Saturday, March 10, 2018

Computer Issues.... again.

I have fiddled with my laptop to the point where, with a generous helping of electrical tape and the occasional tap on the screen, I'm able to usually not have monitor problems, huzzah. I ended up having to take off the screen itself, which I was loathe to do. I managed, but it was annoying and I broke a few more little pieces of plastic and basically I just need a new computer.

Which isn't going to happen soon.

Still, my computer was working and the monitor is now mostly behaving. Then yesterday morning, after a three-hour power outage in the middle of the night, I noticed that the computer wasn't charging. I got the message "Plugged in, not charging" when I looked at the battery icon. Um. Ok.

I generally use the computer plugged in, although I frequently take it downstairs unplugged... so it's not a thing that would completely break the computer for me. But it's worrying. What if the battery has gone bad, or I somehow damaged it during my efforts to fix the screen? A visit to Google and I learned that Windows 10 laptops have this problem A LOT. Not just a little, but so frequently that there is a lot of information and misinformation out there about it.

I found the solution that finally worked for me on HP's website, after trying a number of different things and having every one of them fail. I had been using the HP diagnostic tools to see if the battery itself was failing, but got lots of green lights as far as it was concerned. It even started charging for a brief moment during the testing! To fix it "completely" (as far as I can tell), I ended up following these directions:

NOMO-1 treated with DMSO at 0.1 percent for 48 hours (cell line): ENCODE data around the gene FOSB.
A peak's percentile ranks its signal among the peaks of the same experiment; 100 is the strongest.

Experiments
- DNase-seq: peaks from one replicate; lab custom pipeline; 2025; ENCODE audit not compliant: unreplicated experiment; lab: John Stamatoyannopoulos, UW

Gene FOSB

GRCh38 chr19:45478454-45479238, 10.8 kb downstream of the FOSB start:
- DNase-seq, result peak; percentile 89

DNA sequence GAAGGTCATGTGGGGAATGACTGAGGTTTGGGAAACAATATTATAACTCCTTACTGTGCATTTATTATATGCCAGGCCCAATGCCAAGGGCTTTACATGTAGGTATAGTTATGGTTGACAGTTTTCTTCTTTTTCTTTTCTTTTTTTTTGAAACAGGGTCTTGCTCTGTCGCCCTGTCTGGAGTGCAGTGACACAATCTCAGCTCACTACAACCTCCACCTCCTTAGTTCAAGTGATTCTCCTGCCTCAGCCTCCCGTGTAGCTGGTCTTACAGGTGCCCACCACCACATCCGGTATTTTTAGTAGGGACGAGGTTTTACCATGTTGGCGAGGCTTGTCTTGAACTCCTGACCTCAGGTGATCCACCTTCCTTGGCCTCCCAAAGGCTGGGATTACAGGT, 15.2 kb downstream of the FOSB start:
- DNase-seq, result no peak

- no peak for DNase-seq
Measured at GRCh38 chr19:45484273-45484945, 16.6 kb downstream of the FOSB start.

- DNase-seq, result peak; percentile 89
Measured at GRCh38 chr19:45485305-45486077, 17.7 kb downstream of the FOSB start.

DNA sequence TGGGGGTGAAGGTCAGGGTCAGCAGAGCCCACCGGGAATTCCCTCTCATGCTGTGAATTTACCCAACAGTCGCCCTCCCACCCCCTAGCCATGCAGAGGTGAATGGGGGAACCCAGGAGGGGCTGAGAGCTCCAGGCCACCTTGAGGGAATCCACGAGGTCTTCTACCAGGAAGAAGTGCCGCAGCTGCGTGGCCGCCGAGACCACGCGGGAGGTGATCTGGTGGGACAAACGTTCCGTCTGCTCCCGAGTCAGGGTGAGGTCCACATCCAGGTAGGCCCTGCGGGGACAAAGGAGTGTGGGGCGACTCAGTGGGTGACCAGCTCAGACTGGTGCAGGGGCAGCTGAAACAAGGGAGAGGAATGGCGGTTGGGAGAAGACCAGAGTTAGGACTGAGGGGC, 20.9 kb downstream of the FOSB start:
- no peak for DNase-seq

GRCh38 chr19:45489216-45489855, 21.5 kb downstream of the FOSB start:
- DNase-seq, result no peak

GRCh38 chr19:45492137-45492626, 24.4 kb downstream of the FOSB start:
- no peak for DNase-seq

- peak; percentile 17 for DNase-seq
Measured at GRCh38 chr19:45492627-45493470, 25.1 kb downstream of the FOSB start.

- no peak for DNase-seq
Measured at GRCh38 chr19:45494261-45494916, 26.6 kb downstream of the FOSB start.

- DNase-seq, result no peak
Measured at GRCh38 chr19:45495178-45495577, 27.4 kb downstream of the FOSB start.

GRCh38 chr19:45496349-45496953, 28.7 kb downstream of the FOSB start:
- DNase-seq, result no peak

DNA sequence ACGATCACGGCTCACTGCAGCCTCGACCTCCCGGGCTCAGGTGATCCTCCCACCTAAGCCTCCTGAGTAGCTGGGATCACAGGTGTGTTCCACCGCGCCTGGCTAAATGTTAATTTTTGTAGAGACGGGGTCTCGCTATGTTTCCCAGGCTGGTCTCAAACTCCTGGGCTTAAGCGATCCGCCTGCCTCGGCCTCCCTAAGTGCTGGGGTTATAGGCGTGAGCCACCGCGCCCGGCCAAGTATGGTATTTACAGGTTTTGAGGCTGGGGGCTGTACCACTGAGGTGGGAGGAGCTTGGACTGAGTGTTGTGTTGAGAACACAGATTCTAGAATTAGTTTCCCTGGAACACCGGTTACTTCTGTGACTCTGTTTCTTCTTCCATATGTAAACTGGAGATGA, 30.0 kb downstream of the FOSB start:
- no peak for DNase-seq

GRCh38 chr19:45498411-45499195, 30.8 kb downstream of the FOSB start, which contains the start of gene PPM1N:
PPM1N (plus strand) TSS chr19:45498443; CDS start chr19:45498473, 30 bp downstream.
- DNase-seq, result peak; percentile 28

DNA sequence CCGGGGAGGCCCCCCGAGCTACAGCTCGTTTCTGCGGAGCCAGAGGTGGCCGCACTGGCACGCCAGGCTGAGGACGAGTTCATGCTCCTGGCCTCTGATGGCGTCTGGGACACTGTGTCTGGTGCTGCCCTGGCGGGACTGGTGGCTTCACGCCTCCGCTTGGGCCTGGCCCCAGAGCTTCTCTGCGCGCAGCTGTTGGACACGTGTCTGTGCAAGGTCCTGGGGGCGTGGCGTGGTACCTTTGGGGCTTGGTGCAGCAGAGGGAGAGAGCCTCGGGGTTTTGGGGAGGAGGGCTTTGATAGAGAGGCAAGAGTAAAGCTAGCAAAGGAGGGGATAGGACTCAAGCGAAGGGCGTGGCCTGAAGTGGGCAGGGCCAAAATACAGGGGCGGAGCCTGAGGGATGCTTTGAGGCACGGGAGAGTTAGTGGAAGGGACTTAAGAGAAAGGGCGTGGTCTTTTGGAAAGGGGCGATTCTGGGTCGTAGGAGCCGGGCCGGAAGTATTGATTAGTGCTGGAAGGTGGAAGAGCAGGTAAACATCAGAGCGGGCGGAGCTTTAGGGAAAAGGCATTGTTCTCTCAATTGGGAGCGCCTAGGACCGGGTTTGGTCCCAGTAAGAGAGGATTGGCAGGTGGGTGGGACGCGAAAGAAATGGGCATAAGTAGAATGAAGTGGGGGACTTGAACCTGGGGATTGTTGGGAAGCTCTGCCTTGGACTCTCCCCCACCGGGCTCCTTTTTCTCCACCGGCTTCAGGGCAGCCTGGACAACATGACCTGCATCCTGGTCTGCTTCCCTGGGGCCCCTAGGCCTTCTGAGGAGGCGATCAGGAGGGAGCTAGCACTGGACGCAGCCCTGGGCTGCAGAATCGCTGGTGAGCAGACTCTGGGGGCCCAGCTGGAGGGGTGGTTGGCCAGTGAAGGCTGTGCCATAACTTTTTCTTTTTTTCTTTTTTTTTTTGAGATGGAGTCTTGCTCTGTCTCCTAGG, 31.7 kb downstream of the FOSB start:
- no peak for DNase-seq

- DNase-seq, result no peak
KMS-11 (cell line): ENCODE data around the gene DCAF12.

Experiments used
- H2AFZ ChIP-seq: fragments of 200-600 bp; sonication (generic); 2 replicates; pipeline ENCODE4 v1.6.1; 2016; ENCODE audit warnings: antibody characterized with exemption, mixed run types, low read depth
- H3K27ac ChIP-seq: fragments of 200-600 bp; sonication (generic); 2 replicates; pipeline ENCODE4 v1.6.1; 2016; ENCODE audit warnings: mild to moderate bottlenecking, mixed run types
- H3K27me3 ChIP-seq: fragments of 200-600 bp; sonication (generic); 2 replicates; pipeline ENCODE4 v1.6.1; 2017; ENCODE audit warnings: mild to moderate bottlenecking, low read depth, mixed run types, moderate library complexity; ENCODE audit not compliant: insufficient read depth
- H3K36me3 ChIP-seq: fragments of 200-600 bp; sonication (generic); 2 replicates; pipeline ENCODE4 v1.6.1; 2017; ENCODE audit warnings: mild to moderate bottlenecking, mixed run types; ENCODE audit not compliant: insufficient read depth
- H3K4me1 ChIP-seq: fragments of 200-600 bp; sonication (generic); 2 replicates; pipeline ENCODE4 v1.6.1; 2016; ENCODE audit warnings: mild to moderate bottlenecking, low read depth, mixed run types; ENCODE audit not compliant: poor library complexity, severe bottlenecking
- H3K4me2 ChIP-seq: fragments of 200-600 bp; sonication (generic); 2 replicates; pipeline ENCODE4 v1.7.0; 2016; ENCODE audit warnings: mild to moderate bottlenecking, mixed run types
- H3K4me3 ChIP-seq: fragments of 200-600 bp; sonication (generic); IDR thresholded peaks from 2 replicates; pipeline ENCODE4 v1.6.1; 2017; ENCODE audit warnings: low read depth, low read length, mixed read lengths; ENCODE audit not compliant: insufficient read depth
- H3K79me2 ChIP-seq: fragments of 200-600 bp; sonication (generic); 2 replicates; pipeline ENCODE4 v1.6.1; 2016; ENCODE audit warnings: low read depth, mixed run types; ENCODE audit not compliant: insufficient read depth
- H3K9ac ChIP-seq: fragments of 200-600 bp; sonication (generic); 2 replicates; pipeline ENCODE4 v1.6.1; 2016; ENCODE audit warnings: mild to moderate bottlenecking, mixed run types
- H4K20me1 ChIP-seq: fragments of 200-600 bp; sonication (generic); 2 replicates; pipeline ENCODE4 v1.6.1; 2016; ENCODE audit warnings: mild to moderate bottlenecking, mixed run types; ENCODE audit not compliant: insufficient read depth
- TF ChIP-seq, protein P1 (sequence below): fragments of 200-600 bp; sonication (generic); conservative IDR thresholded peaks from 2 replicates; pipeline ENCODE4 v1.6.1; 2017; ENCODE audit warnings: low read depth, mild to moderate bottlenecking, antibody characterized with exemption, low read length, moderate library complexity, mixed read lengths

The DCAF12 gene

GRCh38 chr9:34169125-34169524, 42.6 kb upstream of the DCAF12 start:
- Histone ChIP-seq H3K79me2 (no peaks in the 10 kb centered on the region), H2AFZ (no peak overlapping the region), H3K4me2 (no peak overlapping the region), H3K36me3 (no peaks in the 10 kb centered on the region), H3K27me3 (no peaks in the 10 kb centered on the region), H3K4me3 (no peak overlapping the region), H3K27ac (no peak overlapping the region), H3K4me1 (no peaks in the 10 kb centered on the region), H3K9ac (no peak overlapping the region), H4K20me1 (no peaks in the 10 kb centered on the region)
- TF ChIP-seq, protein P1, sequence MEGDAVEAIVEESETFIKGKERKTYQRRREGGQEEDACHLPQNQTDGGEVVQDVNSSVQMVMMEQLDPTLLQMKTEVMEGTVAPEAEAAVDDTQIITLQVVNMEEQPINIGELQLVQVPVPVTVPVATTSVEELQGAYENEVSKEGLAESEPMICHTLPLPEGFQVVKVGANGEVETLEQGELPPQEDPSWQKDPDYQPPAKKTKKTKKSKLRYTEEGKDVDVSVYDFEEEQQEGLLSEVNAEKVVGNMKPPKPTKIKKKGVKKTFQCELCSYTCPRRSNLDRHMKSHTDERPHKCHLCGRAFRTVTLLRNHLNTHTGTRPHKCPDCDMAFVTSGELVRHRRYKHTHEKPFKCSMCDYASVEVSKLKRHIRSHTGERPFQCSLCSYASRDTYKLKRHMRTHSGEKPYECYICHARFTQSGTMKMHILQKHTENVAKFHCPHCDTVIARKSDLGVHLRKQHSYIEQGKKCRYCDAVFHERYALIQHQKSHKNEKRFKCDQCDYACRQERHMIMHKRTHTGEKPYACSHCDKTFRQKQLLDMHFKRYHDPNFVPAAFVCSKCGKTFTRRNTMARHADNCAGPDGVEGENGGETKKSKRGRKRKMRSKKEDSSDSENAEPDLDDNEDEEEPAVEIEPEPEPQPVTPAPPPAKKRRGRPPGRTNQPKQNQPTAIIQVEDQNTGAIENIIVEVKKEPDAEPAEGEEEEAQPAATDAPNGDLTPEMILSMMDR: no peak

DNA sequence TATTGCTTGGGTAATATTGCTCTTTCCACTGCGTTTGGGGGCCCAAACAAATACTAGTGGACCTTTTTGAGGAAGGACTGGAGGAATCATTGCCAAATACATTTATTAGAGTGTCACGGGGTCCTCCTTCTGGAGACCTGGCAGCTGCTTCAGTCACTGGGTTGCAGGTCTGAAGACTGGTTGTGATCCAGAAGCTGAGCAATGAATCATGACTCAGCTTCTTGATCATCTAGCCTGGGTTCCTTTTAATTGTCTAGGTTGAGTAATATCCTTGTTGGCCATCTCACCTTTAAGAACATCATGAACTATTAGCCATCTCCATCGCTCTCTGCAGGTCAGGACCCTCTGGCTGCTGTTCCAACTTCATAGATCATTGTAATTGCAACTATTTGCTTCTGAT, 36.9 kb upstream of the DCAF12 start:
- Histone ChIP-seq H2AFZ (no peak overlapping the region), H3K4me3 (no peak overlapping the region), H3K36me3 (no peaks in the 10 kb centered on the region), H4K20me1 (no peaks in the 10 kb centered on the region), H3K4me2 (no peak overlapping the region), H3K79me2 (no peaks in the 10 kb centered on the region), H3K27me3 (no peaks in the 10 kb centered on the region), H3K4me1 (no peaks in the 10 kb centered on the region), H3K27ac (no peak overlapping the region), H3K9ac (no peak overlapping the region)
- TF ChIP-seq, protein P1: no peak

Perform the following steps to isolate the issue and arrive at a fix:
  • Power off the laptop.
  • Disconnect AC adapter from the laptop.
  • Press and hold the power button for 15 seconds.
  • Plug the AC adapter back in.
  • Power on the laptop.

    Uninstall the battery drivers and then reinstall them:
  • Open the device manager.
  • Expand "Batteries". Right click on the ACPI drivers and select uninstall.
  • Close the device manager.
  • Restart the laptop. While restarting, Windows will reinstall the battery drivers.
  • Thank goodness, removing the ACPI drivers fixed it. I have no idea what ACPI drivers are or any interest in learning, but they apparently have something to do with battery charging. I was ready to do the next step, a BIOS flash, but was not looking forward to it since there are so many things that can go wrong when you get down to the firmware level.

    As I was working through these steps, hubby-Eric told me about a lovely video promo for a Supernatural/Scooby-Doo crossover, so I of course had to watch it... and there was no sound. In fact, every single attempt I made to turn up the volume, it reset itself down to "2" and didn't move. Guess who had to reinstall sound drivers right after reinstalling battery drivers?

    Doing all this with a nasty cold and barely any brain power was difficult as well. I suppose I thrive on it, though. I love troubleshooting. I just wish I didn't have to do it quite so often. And I wish I could run more things on my computer (like Fallout 4, which I could eventually get through Steam via Swagbucks). I want to buy myself a Dell gaming laptop, but the cheapest ones that will run what I want are $800 or more. First-world problems, I know. At least with my repairs I'm still able to play DC Universe Online, which I now have ALL the downloadable content from, thanks to Swagbucks, and enough left over to buy the Aquaman DLC when it comes out later this month.